program. This present study has been attempt to determine the antibacterial activity of Cannabis sativa leaf extract to some selective pathogenic bacterial strains such as Staphylococcus aureus, Escherichia coli, Pseudomunas aeruginosa, Enterococcus faecalis, Salmonella typhi and Klebsiella by using leaf Ethanol extract and Hot water extract. Antibacterial activity of Cannabis Sativa was evaluated by well diffusion methods. The highest zone of inhibition produced by Ethanol extract. The leaf of Cannabis Sativa exerted pronounced antibacterial activity (24.1mm) against Staphylococcus aureus, (10.3mm) against Pseudomonas aeruginosa, (22.2mm) against Escherichia coli, (18.1mm) against Enterococcus faecalis respectively and inactive against the two strains Salmonella typhi and Klebsiella. The minimum inhibitory effect of C. sativa leaf extract is due to certain compounds present in the C.sativa. Further research should be done to identify the compounds responsible for its activity which can be used as medicines to control a wide range of disease in the world.

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Re: The “Weed” that Could End Lyme Disease for Good

Post by RitaA » Tue 28 Apr 2015 9:39
Guide to using medical cannabis
Cannabis 101


... While THC has been the focus of breeding and research due to its various psychoactive and therapeutic effects, non-psychoactive cannabinoids have physiologic effects that can be therapeutic.

o Cannabidiol (CBD) relieves convulsions, inflammation, anxiety and nausea—many of the same therapeutic qualities as THC but without psychoactive effects. It is the main cannabinoid in low-THC cannabis strains, and modern breeders have been developing strains with greater CBD content for medical use.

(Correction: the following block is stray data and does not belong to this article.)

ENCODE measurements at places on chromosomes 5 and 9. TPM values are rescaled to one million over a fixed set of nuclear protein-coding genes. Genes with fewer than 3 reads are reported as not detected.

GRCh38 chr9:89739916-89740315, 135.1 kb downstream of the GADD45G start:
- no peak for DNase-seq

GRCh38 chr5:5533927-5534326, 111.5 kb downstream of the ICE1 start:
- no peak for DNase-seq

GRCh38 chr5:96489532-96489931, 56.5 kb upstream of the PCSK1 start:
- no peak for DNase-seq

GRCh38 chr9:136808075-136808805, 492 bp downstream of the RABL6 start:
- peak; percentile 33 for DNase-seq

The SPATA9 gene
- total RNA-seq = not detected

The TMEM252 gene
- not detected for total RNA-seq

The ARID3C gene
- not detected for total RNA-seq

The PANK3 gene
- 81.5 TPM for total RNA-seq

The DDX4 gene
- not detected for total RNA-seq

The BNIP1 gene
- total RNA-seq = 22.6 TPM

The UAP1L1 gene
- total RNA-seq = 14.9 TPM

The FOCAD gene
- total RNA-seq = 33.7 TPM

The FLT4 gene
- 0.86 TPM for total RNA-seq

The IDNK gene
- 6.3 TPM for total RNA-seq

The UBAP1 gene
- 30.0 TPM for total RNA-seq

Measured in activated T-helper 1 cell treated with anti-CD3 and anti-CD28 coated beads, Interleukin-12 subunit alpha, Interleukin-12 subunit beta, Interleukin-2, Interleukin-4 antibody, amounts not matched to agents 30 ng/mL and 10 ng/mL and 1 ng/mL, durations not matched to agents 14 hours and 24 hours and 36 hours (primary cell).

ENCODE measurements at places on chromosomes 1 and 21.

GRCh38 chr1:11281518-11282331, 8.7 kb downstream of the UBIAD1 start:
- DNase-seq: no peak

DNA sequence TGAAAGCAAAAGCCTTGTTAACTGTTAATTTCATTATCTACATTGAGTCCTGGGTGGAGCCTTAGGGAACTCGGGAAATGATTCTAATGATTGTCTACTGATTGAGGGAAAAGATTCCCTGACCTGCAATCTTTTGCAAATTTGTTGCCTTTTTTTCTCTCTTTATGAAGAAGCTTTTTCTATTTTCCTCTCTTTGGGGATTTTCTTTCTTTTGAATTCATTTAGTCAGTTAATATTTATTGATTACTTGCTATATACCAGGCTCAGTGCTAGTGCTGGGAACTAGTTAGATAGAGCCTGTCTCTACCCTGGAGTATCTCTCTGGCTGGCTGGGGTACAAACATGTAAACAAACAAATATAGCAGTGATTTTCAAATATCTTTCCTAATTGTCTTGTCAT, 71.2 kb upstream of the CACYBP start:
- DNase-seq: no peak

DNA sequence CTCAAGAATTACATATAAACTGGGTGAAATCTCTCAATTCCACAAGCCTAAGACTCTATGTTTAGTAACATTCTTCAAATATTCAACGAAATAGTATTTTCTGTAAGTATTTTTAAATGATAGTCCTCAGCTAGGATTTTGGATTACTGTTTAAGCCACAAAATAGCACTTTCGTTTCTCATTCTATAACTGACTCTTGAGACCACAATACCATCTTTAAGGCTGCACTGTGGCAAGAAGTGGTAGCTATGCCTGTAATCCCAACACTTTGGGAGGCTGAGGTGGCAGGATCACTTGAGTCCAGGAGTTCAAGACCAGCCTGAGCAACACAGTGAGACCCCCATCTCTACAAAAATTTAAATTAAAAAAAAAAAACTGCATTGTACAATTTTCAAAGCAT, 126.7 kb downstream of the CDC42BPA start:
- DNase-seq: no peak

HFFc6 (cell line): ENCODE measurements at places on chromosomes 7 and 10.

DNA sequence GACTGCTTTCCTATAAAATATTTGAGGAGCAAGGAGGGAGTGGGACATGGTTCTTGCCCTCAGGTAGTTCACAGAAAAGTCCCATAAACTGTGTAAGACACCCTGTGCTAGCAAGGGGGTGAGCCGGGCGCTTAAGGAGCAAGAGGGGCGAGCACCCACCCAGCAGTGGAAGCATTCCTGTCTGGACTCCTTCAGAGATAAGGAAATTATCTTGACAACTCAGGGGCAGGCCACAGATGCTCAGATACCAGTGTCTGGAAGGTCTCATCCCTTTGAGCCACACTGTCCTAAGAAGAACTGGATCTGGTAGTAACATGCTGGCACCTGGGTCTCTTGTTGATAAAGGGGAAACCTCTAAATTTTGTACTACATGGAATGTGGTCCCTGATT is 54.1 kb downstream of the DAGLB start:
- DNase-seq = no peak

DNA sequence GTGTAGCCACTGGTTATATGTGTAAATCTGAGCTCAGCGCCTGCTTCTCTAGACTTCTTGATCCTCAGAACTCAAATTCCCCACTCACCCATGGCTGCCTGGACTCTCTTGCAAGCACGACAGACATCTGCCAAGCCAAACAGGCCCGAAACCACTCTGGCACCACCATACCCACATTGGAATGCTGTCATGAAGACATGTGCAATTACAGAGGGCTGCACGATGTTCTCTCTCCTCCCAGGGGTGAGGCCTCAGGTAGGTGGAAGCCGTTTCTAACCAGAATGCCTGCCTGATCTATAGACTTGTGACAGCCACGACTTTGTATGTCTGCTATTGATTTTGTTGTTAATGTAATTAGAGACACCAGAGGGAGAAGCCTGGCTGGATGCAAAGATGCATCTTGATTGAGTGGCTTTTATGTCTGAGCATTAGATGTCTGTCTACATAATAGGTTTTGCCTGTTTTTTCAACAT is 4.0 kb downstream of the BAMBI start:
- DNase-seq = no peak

o Cannabinol (CBN) is mildly psychoactive, decreases intraocular pressure, and seizure occurrence.
o Cannabichromene (CBC) promotes the analgesic effects (pain relief) of THC and has sedative (calming) effects.
o Cannabigerol (CBG) has sedative effects and antimicrobial properties, as well as lowers intraocular pressure.
o Tetrahydrocannabivarin (THCV) is showing promise for type 2 diabetes and related metabolic disorders.

[snip] ... cology.pdf
Cannabidiol: An Overview of Some Pharmacological Aspects

Raphael Mechoulam, Linda A. Parker, and Ruth Gallily

Page 13S:


The pathogenesis involved in inflammatory reactions is complex and multifunctional. It is triggered and maintained by various intercellular mediators—the cytokines. One of these cytokines, tumor necrosis factor (TNF), is particularly important in triggering a cascade of other cytokines, which also participate in the inflammatory process.


Nitric oxide (NO) is an endogenous modulator with diverse biological functions.39 It is produced by most mammalian cells and mediates multiple physiological and pathological processes. For example, it is a major endogenous regulator of vascular homeostasis and serves as a neurotransmitter in the brain and other parts of the body. NO has also been shown to possess antibacterial and antitumor activity40 and affects various aspects of the inflammatory cascade.